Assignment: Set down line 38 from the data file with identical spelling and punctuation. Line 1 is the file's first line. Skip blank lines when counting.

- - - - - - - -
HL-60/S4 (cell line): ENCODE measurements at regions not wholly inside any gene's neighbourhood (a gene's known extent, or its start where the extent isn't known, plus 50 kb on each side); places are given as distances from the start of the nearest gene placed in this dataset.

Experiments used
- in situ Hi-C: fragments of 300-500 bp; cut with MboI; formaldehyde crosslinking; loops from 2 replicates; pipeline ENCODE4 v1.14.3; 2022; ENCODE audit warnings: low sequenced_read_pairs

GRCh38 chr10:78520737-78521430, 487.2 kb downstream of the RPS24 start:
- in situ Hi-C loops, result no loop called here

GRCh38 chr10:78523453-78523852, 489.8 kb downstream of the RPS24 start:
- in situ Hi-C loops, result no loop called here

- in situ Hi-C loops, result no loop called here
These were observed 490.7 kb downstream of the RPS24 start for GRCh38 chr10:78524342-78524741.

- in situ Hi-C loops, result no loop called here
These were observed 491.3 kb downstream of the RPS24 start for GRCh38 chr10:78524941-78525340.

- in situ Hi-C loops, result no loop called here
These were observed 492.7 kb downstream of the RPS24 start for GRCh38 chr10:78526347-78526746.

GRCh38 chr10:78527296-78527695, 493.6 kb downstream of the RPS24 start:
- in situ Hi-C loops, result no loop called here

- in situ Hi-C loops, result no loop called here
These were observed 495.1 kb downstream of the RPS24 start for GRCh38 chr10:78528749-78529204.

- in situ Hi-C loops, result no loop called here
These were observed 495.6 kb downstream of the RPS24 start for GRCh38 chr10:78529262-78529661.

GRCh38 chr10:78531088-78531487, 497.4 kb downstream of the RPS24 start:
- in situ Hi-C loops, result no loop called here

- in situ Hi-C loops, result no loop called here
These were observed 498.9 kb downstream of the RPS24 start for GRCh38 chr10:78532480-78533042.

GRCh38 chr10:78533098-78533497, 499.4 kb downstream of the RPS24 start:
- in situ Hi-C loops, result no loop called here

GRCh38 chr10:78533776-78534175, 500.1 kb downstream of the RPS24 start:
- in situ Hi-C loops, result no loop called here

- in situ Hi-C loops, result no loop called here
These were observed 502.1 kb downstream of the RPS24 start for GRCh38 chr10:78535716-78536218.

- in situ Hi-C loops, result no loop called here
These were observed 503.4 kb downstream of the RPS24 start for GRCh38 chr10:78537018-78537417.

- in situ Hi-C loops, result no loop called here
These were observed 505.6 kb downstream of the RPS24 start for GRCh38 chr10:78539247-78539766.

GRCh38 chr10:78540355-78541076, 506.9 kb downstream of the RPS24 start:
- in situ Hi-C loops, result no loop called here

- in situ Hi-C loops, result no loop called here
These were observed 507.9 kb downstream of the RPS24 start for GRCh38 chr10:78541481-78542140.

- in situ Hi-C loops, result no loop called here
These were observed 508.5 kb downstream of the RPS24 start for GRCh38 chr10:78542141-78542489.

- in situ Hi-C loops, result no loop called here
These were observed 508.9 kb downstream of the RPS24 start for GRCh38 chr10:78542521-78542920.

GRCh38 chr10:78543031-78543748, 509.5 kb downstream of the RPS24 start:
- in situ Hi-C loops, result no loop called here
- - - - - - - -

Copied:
- in situ Hi-C loops, result no loop called here